4 Steps to Protect your Idea from an Investor

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4 Steps to Protect your Idea from an Investor Linkedin.com

This is an age-old question. Sometimes we find ourselves in the rigid position of having to decide whether to share the full content of our business idea with a seemingly

willing investor, or just hold back some aspects of your business model just incase he runs aways with your idea.

Finding an investor willing to listen to your business ideas is hard enough but having one willing to go a step further and request for your business plan. However, it has happened on many occasions that upon receiving a business plan, and realising the idea has the potential to be a hit, investors have taken the opportunity of having the financial clout to steal these ideas or short-change the owner of the intellectual property.

This has made many entrepreneurs wary of them and as such have become very cautious with who they share their ideas with. It’s the way of the world, nothing can change that. Having said that, something has to give. Do you want to remain (and probably die) with your idea? or are you willing to take the chance that some rich investor or Venture Capitalist take your idea and you are left with nothing? Tough choice to make if you ask me. But it shouldn’t be that tough.

I came across the following saying: “Don’t get emotionally attached to your ideas. Be ruthless about killing off the medium performing ideas and just keep the absolute best.” – Ethan Austin 

Its true isn’t it?  For me I think every entrepreneur caught in the middle of this particular dilemma should surely take a chance. If you don’t you will never know. Investors can be sharks who strike when they smell blood, and in addition, they tend not to wait a long time for one particular entrepreneur to decide wether or not to share your business plans with them.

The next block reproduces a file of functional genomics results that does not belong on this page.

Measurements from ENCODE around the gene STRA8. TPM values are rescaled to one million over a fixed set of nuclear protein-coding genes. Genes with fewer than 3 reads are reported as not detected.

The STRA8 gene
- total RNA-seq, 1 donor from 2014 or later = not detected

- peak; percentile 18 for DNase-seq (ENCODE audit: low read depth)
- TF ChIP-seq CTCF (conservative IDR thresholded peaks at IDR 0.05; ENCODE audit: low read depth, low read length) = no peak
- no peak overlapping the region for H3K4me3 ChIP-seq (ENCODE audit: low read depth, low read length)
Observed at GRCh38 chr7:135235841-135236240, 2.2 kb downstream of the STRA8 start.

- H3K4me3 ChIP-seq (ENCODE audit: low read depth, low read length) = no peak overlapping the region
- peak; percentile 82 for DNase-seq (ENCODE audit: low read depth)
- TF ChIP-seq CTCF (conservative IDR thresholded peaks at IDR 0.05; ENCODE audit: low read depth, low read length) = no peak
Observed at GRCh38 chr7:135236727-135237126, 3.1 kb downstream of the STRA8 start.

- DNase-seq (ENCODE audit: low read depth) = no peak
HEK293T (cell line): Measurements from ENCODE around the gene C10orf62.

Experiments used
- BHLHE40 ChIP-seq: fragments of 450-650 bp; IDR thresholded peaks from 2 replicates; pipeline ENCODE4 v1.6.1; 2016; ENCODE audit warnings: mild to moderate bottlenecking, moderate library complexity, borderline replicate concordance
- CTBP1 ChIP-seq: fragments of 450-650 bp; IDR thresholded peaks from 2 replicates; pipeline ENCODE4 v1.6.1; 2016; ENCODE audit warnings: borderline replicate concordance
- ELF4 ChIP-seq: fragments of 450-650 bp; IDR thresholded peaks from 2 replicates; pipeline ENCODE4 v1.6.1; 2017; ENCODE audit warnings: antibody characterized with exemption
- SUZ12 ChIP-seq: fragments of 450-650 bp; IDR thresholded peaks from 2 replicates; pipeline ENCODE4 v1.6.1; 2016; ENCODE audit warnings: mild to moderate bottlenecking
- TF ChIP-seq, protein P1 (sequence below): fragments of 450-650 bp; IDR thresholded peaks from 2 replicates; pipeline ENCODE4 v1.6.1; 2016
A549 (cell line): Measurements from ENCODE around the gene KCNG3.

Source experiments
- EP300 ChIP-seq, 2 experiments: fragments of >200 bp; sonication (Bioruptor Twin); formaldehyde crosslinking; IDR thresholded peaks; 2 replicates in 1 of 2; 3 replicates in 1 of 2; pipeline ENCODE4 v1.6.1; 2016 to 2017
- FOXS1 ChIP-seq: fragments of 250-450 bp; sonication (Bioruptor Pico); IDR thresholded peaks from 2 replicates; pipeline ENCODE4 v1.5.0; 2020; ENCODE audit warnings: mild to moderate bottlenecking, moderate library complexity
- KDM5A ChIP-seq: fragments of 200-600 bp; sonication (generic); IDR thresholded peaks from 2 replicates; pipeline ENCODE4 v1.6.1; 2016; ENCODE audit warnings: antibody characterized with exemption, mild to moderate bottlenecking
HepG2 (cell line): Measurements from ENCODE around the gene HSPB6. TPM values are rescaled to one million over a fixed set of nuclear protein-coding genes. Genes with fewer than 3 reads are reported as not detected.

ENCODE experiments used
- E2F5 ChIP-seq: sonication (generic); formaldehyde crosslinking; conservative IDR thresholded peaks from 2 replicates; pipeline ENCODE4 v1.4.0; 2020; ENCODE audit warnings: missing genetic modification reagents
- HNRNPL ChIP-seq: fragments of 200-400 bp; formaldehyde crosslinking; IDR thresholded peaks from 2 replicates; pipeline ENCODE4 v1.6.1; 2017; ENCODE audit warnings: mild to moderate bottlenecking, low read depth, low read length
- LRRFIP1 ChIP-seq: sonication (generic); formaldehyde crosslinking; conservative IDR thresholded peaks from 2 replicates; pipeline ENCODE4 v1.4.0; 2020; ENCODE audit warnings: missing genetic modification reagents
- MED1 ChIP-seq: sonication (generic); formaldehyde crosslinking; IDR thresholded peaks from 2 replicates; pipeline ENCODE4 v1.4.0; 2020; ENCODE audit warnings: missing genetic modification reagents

While advising to take the chance and share your plans with them, you must take a few points into consideration. I have come up with 4 proven steps to take BEFORE taking the leap with an investor. Follow these steps and making that decision whether or not to share your ideas with an investor becomes that bit easier.

  1. Ensure you carry out a DETAILED research about the investor. There’s nothing wrong with you asking an investor to send a bit of information about themselves. However you also need to find out about them yourselves. Is he trustworthy? Has he invested in other businesses before? Have you spoken to these other business to find out what was invested and how he invested? What is the general perception of this investor from the public or people who work for and with him? Are there any rumours about him at all? Good or bad? Is there any reason to question his integrity? Carry out this research till you are satisfied.
  2. Put yourself in a solid legal position by asking him to sign a NON DISCLOSURE AGREEMENT (NDA). Basically what the form does is to protect you should he run away with your business idea. It is best to speak to a lawyer and seek some advise. It won’t cost you money for a 5 min conversation with a lawyer friend. It will only cost you time.